Before I went to Afghanistan, I heard lots of advice about how to share God’s love and truth with people. Most ideas went something like this; if I’m really good, different, kind, loving and generous, my Afghan neighbors will see I’m different and ask me about my faith.
Now that’s a big jump!
In truth, my Afghan neighbors saw my good efforts and just assumed I was really good person. That was nice, but not very helpful for them.
The other idea is related…I’ll earn the right to be heard by being a good person for a long time.
Wait. If I’m trying to tell someone they’re really lost and going to hell, that their dead parents are already in hell and that their whole religious system is a disaster, then I don’t think I can ever be good or loving or kind enough! Maybe you can, but I certainly can’t.
Maybe the whole discussion hinges on how we understand the love and truth we want to share.
What happens if I ask the question differently…. how good do I have to be to tell someone that God loves them? How generous and culturally relevant do I have to be to tell someone God wants to forgive their sins, wash away their shame and adopt them as his children? How long do I have to know someone before I can be honest about my own faith?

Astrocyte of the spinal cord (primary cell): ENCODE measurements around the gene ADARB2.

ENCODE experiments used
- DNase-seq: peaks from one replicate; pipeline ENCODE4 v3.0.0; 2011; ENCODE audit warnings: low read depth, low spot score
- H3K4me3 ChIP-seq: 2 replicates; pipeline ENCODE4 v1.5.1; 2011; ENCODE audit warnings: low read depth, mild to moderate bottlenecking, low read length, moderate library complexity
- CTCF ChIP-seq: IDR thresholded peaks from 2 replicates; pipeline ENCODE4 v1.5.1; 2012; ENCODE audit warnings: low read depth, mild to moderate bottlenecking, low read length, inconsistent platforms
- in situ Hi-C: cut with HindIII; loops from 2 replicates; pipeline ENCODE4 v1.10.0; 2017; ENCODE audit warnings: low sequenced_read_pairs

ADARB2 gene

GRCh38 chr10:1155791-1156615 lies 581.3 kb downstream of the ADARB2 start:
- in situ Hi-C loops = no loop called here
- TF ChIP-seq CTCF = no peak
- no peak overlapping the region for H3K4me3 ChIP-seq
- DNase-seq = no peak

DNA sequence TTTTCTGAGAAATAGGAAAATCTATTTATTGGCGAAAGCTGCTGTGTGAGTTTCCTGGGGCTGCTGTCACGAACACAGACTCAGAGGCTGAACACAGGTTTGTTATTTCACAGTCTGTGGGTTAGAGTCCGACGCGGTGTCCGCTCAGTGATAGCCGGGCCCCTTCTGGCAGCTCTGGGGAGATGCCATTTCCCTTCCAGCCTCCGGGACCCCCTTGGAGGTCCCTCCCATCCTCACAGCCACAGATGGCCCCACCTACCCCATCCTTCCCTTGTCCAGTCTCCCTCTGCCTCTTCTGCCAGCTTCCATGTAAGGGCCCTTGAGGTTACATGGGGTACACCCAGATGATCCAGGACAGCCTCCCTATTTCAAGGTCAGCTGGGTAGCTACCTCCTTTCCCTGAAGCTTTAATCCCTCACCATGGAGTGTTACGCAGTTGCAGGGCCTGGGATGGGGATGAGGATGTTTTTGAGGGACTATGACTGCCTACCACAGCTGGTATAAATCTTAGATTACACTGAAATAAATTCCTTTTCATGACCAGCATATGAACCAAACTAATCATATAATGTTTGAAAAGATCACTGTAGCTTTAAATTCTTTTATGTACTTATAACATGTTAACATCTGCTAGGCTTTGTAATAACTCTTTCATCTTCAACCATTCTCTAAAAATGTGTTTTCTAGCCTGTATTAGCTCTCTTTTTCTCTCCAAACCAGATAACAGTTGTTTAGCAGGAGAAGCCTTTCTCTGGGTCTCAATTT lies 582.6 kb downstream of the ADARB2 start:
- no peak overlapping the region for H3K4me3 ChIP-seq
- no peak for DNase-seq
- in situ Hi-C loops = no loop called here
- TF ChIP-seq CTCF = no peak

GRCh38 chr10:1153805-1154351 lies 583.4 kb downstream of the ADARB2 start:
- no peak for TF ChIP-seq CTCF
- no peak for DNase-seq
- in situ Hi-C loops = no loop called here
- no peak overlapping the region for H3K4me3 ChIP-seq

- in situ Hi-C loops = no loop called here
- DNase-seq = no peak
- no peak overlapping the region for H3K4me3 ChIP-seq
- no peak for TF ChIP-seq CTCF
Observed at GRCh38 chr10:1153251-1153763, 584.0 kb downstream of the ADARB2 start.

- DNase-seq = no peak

When I put the questions this way, the answers seems so much clearer.
I can be honest and open about my faith from day 1 because it’s my faith! I can tell someone God loves them from day 1, too. After all, he does and being loved is a really, really good thing. And as for God’s desire to forgive, cleanse and adopt, well, I don’t see why I can’t say that, too.
Sharing God’s love and truth isn’t about me. It isn’t about how good or kind or culturally relevant I am. It’s just good news, free to receive or reject or, as is most often the case – free to consider.
I can go with that. How about you?